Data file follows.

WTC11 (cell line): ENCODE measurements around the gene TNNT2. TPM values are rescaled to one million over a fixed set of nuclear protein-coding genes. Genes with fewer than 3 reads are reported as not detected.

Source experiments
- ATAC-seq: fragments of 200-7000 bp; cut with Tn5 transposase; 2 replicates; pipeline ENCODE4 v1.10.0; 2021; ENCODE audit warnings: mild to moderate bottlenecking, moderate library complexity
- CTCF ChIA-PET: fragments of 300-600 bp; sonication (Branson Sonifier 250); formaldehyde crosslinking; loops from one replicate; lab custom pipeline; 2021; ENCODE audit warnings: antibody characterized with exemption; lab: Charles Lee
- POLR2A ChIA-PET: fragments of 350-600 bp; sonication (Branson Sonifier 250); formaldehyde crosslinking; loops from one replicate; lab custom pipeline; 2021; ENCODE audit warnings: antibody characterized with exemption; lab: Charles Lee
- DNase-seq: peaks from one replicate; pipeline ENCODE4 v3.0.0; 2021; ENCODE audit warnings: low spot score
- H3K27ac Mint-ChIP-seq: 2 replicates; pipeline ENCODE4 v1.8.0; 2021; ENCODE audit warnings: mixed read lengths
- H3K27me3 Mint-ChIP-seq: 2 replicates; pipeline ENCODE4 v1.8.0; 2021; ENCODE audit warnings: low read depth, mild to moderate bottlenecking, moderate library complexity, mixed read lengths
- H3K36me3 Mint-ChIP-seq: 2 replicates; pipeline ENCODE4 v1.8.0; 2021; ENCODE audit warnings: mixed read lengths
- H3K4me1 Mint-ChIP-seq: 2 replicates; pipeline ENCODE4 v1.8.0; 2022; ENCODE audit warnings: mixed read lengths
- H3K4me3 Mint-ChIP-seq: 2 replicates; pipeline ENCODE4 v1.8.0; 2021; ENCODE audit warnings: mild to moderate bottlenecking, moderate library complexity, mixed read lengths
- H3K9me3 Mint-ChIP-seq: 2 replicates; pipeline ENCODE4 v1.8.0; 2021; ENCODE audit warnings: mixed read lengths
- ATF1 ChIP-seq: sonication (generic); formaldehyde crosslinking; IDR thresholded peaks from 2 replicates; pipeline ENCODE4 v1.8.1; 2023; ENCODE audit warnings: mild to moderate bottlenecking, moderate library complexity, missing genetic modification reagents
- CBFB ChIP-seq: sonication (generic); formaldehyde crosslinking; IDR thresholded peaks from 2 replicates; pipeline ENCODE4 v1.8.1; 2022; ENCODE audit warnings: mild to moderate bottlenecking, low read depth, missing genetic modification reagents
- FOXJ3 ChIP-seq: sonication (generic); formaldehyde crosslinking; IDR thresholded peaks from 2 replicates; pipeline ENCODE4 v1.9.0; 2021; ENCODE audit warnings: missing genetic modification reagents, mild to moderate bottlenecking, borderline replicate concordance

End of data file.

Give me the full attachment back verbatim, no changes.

WTC11 (cell line): ENCODE measurements around the gene TNNT2. TPM values are rescaled to one million over a fixed set of nuclear protein-coding genes. Genes with fewer than 3 reads are reported as not detected.

Source experiments
- ATAC-seq: fragments of 200-7000 bp; cut with Tn5 transposase; 2 replicates; pipeline ENCODE4 v1.10.0; 2021; ENCODE audit warnings: mild to moderate bottlenecking, moderate library complexity
- CTCF ChIA-PET: fragments of 300-600 bp; sonication (Branson Sonifier 250); formaldehyde crosslinking; loops from one replicate; lab custom pipeline; 2021; ENCODE audit warnings: antibody characterized with exemption; lab: Charles Lee
- POLR2A ChIA-PET: fragments of 350-600 bp; sonication (Branson Sonifier 250); formaldehyde crosslinking; loops from one replicate; lab custom pipeline; 2021; ENCODE audit warnings: antibody characterized with exemption; lab: Charles Lee
- DNase-seq: peaks from one replicate; pipeline ENCODE4 v3.0.0; 2021; ENCODE audit warnings: low spot score
- H3K27ac Mint-ChIP-seq: 2 replicates; pipeline ENCODE4 v1.8.0; 2021; ENCODE audit warnings: mixed read lengths
- H3K27me3 Mint-ChIP-seq: 2 replicates; pipeline ENCODE4 v1.8.0; 2021; ENCODE audit warnings: low read depth, mild to moderate bottlenecking, moderate library complexity, mixed read lengths
- H3K36me3 Mint-ChIP-seq: 2 replicates; pipeline ENCODE4 v1.8.0; 2021; ENCODE audit warnings: mixed read lengths
- H3K4me1 Mint-ChIP-seq: 2 replicates; pipeline ENCODE4 v1.8.0; 2022; ENCODE audit warnings: mixed read lengths
- H3K4me3 Mint-ChIP-seq: 2 replicates; pipeline ENCODE4 v1.8.0; 2021; ENCODE audit warnings: mild to moderate bottlenecking, moderate library complexity, mixed read lengths
- H3K9me3 Mint-ChIP-seq: 2 replicates; pipeline ENCODE4 v1.8.0; 2021; ENCODE audit warnings: mixed read lengths
- ATF1 ChIP-seq: sonication (generic); formaldehyde crosslinking; IDR thresholded peaks from 2 replicates; pipeline ENCODE4 v1.8.1; 2023; ENCODE audit warnings: mild to moderate bottlenecking, moderate library complexity, missing genetic modification reagents
- CBFB ChIP-seq: sonication (generic); formaldehyde crosslinking; IDR thresholded peaks from 2 replicates; pipeline ENCODE4 v1.8.1; 2022; ENCODE audit warnings: mild to moderate bottlenecking, low read depth, missing genetic modification reagents
- FOXJ3 ChIP-seq: sonication (generic); formaldehyde crosslinking; IDR thresholded peaks from 2 replicates; pipeline ENCODE4 v1.9.0; 2021; ENCODE audit warnings: missing genetic modification reagents, mild to moderate bottlenecking, borderline replicate concordance